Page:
Tuesday, January 31, 2006

Sunday, January 29, 2006

Featured sports column:
New York Daily News - Sports - Mike Lupica's Shooting From the Lip: Count wins not Latinos
MUSIC:

YERBABUENA is a group of young Boricua and Latino musicians, singers and dancers who
come together to play the music that they love under the musical direction of singer-composer-musician Tato Torres, sharing an intense passion for the musical traditions of Puerto Rico and the Caribbean.

The last thing that will come to your mind while at a YERBABUENA event is that you're watching a show. It feels more like a cross between a jam in the park, a
spiritual ceremony and a family reunion.

The music they play is, by nature, participatory. Whether bomba, plena or musica jibara, it's all interactive. And being witness to their vibrant sounds, just leaves the audience no choice but to join in the singing and dance to the beat of the drums. After a YERBABUENA session, you'll be uplifted, tired and happy.

Visit the band's website for more info. and free music downloads:
www.yerbabuena.biz and www.MySpace.com (http://www.myspace.com/tatoyerbabuena)


Source: Yerbabuena
PRSUN Contact Information:

You can always contact Puerto Rico Sun by commenting here on a specific entry or e-mailing me directly at prsuncom@yahoo.com. You can also e-mail me at this address in connection to PRSUN TV.

FYI: I have terminated the Puerto Rico Sun Yahoo group and have created a new Google group instead. If you are interested in becoming a Puerto Rico Sun member, feel free to join the group.

Here are the essentials:

* Group name: Puerto Rico Sun
* Group home page: www.groups.google.com/group/puertoricosun
* Group email address puertoricosun@googlegroups.com


As you know, there is also a group of photobloggers who belong to the Puerto Rico Sun group at Flickr, showcasing images of the island and stateside boricua communities.

Thank you.

Clarisel

Friday, January 27, 2006

Tunnel


Tunnel
Originally uploaded by igualmente.
Featured report:
Study Finds Rich-Poor Income Gap Growing - Yahoo! News The greatest disparity between rich and poor was in New York, where the top 20 percent of wage earners had average incomes 8.1 times larger than the poorest 20 percent in the early 2000s.

Thursday, January 26, 2006

Community Event

La Casa De La Herencia Cultural Puertorriqueña, Inc.
(The Puerto Rican Cultural Heritage House, Inc.)

Cordialmente le invita a la interesante lectura del drama

“Los Peligros de Chencha” de Anita Vélez Mitchell

Con la participación de:

Actores y Actrices del grupo “Danza Fiesta”
Hilda Rivera Pantoja - Coreógrafa

Domingo, 29 de enero del 2006, a las 3:00 p.m.
1230 Quinta Avenida, salón #458

Invite a sus amigos

Donación $10.00

R.S.V.P.
(212) 722-2600

http://www.lacasapr.org/
Featured article:

Text of NYC Mayor Bloomberg's State of the City Address at Snug Harbor Cultural Center in Staten Island:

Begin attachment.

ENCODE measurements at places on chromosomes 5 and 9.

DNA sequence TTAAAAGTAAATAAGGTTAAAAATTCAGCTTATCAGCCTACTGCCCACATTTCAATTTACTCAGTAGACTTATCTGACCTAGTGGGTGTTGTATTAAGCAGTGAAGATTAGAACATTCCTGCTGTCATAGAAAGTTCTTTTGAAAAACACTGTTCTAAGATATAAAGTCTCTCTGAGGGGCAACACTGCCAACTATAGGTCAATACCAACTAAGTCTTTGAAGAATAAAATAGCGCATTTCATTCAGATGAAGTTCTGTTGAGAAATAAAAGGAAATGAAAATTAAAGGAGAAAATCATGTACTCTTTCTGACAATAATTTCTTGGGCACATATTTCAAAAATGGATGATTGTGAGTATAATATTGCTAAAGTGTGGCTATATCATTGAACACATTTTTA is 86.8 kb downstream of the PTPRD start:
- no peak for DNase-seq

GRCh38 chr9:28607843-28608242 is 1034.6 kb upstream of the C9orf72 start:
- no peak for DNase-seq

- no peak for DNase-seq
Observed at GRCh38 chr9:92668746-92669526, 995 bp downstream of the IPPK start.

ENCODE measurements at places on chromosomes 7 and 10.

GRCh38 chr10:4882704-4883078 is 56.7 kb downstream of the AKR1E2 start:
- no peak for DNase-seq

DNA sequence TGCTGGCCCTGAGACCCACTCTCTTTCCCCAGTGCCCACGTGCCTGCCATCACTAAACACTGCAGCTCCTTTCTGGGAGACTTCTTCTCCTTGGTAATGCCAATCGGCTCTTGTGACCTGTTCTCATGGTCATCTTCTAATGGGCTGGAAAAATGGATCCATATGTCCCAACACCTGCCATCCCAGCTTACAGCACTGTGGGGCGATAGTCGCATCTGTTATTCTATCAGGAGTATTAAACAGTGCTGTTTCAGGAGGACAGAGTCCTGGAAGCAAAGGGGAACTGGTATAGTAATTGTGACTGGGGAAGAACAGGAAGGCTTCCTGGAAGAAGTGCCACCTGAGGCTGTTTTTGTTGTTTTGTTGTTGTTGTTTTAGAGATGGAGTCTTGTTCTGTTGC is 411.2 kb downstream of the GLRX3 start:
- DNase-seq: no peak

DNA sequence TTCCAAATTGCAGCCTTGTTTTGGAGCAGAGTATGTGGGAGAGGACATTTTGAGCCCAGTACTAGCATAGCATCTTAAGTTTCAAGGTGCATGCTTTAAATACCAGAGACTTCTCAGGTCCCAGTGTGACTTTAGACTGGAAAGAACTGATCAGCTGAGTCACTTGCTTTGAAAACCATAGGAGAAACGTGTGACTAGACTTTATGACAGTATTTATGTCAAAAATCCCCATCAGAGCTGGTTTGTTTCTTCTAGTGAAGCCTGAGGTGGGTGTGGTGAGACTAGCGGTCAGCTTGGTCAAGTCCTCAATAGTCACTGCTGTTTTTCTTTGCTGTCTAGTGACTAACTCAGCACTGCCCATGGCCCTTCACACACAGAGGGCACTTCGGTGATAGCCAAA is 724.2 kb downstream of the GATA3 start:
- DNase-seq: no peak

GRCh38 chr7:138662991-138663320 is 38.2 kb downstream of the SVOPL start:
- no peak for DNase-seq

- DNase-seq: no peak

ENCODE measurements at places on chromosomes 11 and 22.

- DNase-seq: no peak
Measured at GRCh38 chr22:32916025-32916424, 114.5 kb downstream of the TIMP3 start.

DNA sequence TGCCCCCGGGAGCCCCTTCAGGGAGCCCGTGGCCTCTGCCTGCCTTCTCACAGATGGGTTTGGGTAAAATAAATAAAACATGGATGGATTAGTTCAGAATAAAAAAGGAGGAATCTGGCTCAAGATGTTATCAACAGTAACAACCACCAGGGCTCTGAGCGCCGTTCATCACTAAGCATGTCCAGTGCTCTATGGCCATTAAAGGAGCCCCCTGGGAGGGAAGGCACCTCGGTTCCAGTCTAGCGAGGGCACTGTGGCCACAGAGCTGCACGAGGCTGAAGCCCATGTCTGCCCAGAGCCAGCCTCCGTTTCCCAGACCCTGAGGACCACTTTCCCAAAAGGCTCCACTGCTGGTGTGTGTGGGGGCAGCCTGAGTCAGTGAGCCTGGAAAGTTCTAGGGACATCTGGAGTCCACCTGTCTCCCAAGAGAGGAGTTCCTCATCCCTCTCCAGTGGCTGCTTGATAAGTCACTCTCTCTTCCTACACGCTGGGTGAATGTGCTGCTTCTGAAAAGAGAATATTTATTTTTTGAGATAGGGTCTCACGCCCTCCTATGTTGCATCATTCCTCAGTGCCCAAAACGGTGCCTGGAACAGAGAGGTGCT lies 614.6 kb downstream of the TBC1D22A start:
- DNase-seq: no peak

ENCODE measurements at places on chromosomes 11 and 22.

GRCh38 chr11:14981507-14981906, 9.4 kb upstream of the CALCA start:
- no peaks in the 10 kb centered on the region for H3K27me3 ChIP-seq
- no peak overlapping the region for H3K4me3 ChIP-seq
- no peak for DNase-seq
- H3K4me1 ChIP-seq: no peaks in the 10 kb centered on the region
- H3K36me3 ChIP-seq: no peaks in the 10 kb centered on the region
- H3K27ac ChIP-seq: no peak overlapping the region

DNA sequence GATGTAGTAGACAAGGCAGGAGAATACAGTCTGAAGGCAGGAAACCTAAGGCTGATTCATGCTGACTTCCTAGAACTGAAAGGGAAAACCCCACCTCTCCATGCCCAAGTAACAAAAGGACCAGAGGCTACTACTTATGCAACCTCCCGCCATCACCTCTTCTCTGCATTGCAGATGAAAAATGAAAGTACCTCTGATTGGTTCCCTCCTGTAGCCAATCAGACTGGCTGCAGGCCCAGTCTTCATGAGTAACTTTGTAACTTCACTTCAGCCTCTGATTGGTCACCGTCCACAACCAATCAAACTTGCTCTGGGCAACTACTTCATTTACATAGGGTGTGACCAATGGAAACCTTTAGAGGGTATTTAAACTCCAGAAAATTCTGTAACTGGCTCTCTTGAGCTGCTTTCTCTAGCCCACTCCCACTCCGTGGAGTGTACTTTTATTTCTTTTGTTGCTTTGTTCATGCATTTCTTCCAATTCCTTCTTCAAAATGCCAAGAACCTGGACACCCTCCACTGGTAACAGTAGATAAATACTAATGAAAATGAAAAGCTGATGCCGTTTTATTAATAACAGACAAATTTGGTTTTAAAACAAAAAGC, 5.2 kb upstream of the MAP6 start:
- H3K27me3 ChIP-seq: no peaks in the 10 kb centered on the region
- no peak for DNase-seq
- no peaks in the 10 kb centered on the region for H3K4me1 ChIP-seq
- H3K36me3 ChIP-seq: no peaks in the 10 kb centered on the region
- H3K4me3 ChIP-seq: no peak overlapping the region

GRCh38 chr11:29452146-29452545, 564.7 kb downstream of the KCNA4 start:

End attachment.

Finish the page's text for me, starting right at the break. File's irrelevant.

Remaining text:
Mayor Michael Bloomberg's 2006 State of the City Address (Gotham Gazette. January 26, 2006)
PRESS STATEMENT

Friends of the International Leadership Charter School Announce Victory for Bronx Community

On Tuesday January 10, 2006 the New York State Board of Regents voted unanimously to fill the last 4 charter school slots available for New York City. The establishment of the International Leadership Charter School, a high school proposed for the Bronx, is a victory for the Puerto Rican and Latino immigrant youth and the community which it will serve. This grassroots effort led by a Bronx puertorriquena Dr. Elaine Ruiz Lopez is part of a larger vision for the neighborhood in which the school will be located.

With the conviction that, “It takes a village to educate a child…” Dr. Ruiz Lopez, graduate of Teachers College, Columbia University is the founder and Chief Executive Officer for ILCS. She embarked upon a long and rigorous journey to address a problem that is approaching epidemic proportions in the Borough. “If they are not being taught how can they graduate?” A drop-out rate for Bronx high school students that exceeded more than 50% in some areas was the driving force that fueled this Bronx native’s passion for bringing together the most dedicated and experienced individuals in the area of law, finance, non-profit management, school administration and community engagement to ensure that the dream for this community would become a reality.

This effort was made possible with the support of numerous community leaders and organizations that actively united around the concept of establishing a charter high school that would provide a stellar education to the most neglected student population in the Bronx, the ELL and immigrant high school age youth.

The stakes were very high in this process as there were several groups who applied for the remaining slots before the Cap on charter schools closed. ILCS is only the second charter high school in the NYC that has been authorized by Chancellor Joel Klein. The first charter high school is Williamsburg Charter High School whose founder and CEO Eddie Calderon Melendez is on the ILCS Board of Trustees. Other key board members include Frances Lucerna, founder of Peace and Justice Academy El Puente, Peter Moyers, Esq, Professor Frank Tang, Alice Mairs, and Al Prentice McCutchen.

The organizations and individuals who supported this effort includes Community Planning Board 6, El Puente, Inc., the National Council of La Raza, the International Branch of the YMCA, the New York City Charter Center for Excellence, Professor Pedro Noguera, NYU, The Children’s Defense Fund, The Office of the Bronx Borough President, Councilman Joel Rivera, Assemblyman Jose Rivera, Assemblyman Michael Benjamin, and Mastermind, Inc.